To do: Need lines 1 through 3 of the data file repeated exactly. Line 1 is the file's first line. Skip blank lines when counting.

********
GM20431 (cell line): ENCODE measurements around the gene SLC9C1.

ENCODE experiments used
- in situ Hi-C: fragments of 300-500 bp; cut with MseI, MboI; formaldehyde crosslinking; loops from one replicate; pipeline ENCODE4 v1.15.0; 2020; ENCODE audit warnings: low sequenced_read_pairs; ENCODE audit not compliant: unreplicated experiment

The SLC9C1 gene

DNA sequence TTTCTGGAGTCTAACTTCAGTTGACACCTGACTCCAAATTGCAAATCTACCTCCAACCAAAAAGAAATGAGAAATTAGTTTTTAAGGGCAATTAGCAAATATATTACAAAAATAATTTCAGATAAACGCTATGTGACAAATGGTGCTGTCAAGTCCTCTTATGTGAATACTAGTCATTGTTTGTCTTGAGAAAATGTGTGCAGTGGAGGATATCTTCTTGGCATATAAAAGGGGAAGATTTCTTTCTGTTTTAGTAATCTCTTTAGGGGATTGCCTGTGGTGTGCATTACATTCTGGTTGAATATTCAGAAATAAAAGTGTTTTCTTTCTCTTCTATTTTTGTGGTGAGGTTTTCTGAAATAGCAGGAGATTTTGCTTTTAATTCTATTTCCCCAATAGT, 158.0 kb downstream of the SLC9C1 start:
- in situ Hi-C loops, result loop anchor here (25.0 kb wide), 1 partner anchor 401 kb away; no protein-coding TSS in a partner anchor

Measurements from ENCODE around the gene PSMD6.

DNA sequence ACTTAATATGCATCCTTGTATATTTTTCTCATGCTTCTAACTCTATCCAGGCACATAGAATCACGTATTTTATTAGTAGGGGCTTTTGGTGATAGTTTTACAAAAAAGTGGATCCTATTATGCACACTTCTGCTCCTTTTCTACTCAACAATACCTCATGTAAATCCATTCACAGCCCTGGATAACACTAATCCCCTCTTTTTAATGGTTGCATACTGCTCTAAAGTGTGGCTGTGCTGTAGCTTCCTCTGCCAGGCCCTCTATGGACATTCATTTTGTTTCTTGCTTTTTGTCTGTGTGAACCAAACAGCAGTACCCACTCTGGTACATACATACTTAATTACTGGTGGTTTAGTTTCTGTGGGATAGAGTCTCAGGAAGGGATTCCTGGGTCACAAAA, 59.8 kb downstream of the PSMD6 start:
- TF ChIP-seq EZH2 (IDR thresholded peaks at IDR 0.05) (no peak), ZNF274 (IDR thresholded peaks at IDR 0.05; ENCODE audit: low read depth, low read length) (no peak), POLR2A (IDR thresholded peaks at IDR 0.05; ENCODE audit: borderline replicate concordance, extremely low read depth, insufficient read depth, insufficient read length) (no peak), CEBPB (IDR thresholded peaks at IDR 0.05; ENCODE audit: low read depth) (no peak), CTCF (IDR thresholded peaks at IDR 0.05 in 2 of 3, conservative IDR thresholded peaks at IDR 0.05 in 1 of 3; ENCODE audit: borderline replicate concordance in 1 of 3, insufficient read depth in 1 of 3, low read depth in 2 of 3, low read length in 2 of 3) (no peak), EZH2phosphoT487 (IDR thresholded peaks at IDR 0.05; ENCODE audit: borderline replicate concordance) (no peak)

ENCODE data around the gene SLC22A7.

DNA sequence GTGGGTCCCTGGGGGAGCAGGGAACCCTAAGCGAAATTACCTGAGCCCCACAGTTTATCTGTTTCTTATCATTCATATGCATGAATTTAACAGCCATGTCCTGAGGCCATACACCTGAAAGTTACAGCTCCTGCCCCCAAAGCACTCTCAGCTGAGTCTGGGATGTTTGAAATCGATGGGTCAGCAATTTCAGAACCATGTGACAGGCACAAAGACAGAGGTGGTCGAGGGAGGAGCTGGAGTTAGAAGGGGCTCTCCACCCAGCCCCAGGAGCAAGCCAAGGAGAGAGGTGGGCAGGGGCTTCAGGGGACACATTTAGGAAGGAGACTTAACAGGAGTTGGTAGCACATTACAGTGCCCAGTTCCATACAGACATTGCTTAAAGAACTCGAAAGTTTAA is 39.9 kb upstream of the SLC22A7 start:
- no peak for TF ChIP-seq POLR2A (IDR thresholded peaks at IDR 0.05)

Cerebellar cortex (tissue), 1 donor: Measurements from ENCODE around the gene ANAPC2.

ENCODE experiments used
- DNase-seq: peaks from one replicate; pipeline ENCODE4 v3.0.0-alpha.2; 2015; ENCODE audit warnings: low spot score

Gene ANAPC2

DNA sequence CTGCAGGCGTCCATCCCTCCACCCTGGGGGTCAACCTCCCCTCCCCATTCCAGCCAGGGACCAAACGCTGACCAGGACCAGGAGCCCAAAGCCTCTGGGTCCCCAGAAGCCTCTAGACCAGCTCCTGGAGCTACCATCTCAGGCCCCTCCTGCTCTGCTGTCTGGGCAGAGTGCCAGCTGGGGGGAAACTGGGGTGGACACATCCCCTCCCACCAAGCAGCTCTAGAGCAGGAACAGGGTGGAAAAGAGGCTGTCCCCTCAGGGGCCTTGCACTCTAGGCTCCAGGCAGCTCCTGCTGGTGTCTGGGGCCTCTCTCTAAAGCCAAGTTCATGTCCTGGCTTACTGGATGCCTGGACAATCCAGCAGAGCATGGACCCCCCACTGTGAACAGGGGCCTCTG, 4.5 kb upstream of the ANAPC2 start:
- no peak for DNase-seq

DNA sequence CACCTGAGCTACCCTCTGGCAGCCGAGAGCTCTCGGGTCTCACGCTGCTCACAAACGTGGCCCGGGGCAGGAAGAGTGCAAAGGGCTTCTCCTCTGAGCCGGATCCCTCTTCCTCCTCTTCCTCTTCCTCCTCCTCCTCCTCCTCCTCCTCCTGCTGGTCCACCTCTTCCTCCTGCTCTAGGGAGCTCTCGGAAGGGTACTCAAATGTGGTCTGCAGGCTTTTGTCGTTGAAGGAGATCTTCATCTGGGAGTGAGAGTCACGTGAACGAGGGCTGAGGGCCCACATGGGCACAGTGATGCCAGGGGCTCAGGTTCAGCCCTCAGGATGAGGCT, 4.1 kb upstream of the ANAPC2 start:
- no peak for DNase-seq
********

GM20431 (cell line): ENCODE measurements around the gene SLC9C1.

ENCODE experiments used
- in situ Hi-C: fragments of 300-500 bp; cut with MseI, MboI; formaldehyde crosslinking; loops from one replicate; pipeline ENCODE4 v1.15.0; 2020; ENCODE audit warnings: low sequenced_read_pairs; ENCODE audit not compliant: unreplicated experiment